How Can You Tell If You Are Gambling?

Written by Kyle J Christensen, CFP, April 12, 2021

I’ve had a lot of conversations lately with clients about the difference between gambling and investing. Many of my clients have seen others (even some of my clients) make a lot of money “investing” in Bitcoin and other cryptocurrencies. The ones who haven’t “invested” in Bitcoin are feeling left out and left behind. They wonder if what they have been doing, working hard, saving some of what they earn, building up their businesses and real assets, that provide a service or benefit to society, is truly the right way to go. They see others making a lot of money, without actually having to work or learn anything, and without investing time. They see that they can take a hot tip from an investment research company or a friend and make hundreds of thousands or even millions of dollars. It seems to be much easier than the path that I have taught them, and it certainly is.

One thing I want to be clear about from the beginning is that gambling does pay off sometimes. Sometimes, people get the right cards. Sometimes, when people pull the handle of the slot machine, it works out. The word gamble, according to Websters Dictionary, means “to play a game for money or property”, “to bet on an uncertain outcome”. Another great word to look up is speculate. To speculate means “to review something idly or casually”, “to assume a business risk in hope of gain especially: to make a relatively risky investment in something in the hope of making a large short-term profit from market fluctuations”. The word invest means “to commit money in order to earn a financial return”. It means “to endow with quality”, “to furnish with power or authority”, “to grant someone control, “to cover completely”. I’m not writing this article to place any sort of moral judgement on gambling or speculating. My objective is only to differentiate gambling from true investing. If someone makes a bunch of money gambling or speculating, good for them. If a person gambles and makes a lot of money doing it, just admit that’s what it was. Don’t call it investing. Words matter. The meaning of words matters.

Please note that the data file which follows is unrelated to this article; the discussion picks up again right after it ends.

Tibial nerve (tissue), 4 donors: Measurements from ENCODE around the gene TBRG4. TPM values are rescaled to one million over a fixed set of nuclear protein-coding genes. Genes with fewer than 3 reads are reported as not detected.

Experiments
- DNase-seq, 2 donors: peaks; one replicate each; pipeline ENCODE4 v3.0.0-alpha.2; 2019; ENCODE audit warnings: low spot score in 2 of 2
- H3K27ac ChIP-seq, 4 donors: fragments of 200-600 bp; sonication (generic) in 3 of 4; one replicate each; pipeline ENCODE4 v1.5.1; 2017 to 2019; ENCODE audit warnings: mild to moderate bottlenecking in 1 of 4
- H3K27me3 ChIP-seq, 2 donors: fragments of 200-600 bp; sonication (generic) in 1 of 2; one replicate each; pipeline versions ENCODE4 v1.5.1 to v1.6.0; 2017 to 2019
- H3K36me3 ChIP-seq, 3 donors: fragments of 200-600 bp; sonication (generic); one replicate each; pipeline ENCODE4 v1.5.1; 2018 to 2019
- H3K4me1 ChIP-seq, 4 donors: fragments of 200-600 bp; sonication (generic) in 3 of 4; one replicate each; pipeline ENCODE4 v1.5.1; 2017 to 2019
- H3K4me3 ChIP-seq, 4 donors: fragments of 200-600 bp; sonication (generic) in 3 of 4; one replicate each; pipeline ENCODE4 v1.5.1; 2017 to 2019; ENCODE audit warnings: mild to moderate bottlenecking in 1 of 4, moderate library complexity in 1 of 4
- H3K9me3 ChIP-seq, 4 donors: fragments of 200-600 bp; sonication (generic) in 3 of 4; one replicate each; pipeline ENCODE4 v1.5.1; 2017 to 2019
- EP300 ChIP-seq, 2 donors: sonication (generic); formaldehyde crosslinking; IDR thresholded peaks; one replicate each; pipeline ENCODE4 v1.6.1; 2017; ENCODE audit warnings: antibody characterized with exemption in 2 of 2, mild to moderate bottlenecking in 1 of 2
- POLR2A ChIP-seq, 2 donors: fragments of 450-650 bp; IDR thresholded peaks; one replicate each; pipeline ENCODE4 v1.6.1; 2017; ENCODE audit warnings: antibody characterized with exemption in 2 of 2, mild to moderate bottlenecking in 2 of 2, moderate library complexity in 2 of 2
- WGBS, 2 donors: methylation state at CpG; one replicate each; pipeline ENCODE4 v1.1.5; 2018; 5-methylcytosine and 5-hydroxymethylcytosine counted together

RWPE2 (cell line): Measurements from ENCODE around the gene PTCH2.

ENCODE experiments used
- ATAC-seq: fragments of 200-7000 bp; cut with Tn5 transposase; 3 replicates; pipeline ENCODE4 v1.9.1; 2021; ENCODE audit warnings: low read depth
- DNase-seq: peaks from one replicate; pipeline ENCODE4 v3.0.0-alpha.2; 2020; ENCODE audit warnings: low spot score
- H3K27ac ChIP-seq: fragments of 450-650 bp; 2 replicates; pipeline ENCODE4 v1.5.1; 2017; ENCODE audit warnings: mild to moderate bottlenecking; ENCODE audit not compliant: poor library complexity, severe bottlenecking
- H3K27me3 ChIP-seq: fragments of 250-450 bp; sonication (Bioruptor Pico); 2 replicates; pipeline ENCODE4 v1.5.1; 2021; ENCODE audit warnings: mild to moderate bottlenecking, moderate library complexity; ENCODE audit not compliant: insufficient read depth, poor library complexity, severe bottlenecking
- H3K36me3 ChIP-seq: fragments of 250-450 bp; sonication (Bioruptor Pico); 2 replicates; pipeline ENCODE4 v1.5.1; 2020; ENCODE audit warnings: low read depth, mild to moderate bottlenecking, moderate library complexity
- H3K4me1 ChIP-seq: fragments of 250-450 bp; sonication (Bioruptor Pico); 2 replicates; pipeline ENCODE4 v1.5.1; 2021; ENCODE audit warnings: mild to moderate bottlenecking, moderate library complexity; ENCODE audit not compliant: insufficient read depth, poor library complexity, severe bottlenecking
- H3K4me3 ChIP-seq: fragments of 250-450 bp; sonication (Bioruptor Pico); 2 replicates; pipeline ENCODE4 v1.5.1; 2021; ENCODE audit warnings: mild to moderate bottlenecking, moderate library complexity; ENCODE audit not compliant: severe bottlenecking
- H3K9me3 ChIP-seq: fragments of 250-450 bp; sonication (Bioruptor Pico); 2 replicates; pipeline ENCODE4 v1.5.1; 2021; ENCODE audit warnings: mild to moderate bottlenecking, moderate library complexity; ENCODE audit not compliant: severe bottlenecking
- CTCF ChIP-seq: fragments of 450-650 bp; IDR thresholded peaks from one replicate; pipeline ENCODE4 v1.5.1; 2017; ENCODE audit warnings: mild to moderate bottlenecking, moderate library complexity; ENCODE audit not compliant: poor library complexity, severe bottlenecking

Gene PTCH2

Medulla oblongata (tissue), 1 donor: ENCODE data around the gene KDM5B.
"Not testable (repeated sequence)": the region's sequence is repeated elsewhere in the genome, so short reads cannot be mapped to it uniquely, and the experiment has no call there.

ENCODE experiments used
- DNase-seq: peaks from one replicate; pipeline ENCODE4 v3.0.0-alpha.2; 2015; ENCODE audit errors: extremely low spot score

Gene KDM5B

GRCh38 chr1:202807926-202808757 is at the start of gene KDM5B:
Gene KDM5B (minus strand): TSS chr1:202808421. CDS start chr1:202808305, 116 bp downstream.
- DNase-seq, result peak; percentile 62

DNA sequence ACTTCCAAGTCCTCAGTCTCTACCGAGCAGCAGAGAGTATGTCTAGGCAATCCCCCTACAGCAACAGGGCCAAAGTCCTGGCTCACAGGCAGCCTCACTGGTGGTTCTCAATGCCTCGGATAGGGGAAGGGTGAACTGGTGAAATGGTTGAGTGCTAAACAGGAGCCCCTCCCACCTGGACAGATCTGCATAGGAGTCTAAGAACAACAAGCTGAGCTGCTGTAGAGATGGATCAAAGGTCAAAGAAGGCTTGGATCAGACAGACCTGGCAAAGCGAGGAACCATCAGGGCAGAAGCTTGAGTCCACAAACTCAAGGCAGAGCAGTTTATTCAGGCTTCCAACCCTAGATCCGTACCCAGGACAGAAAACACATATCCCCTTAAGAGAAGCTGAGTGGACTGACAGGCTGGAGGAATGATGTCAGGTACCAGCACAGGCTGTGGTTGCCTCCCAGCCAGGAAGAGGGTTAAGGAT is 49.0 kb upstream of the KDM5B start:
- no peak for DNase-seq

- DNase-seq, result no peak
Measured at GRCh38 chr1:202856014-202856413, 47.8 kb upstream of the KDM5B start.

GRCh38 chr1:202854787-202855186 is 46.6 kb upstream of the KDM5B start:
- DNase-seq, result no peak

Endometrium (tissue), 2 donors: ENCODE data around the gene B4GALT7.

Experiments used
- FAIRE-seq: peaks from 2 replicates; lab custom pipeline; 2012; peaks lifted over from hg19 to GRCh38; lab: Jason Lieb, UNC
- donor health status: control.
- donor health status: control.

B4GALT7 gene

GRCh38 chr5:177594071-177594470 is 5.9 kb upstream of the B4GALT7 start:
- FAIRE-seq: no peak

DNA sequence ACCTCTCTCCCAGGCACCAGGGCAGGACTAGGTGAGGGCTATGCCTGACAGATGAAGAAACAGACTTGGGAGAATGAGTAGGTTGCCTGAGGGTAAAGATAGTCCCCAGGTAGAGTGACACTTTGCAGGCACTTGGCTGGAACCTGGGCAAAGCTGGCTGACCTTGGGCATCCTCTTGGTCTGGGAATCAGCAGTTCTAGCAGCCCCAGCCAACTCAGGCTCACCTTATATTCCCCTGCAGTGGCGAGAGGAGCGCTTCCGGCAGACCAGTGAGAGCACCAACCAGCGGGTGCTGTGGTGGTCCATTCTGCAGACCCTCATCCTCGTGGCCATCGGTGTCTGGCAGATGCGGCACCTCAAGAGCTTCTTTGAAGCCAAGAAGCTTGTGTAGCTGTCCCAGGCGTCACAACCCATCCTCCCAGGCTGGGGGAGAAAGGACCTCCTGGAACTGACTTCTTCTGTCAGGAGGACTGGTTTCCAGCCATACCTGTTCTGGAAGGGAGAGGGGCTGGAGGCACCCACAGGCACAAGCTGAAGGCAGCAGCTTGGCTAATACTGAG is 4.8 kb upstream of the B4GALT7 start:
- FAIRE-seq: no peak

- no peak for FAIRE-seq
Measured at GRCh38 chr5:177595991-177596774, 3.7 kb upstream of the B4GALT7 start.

I get that Wall Street has effectively, over the years, confused many words. For instance, they have done an amazing job of calling speculating “saving”. For example, they don’t call retirement accounts “retirement investment accounts” or “retirement speculation accounts”, even though that’s what they are. They call them “retirement savings accounts”. The money that goes into these accounts is not savings. It goes into investments, mutual funds, stocks, bonds, etc. What’s the problem with confusing the words? Who does it hurt? Why does it matter? It matters because it causes people to gamble that otherwise would never gamble with their money. It causes people to speculate with their money. Oftentimes people who can’t afford to speculate. It causes a herd mentality, and it’s completely on purpose. It’s on purpose because Wall Street has every intent of having everyone give them some of their money, every time they get paid. They know they can’t get everyone to put money in the stock market unless they cloak it with the appearance of being a “savings”. Save means safe. Everyone should save. They know that. That’s why they use that word instead of what it really is.

In this confusion of words and their meanings, how can a person know whether they are investing or gambling, and why does it matter to know the difference? It matters because one you have a much higher level of control and influence over the outcome. The other you don’t. One you can repeat over and over again with a predictable outcome. The other cannot be predictably repeated. For one, the success relies on following enduring principles. The other, “what’s a principle?” One can be taught to anyone and anyone can succeed with it. The other, it’s complete luck on the timing. It’s a roll of the dice. One, you provide a service or benefit to society. The other, you simply trade money for more money, without providing anything of value. One, requires time and effort. The other, doesn’t. One requires some level of expertise. The other requires no expertise other than a “hot tip” or the reliance on someone’s gut feeling.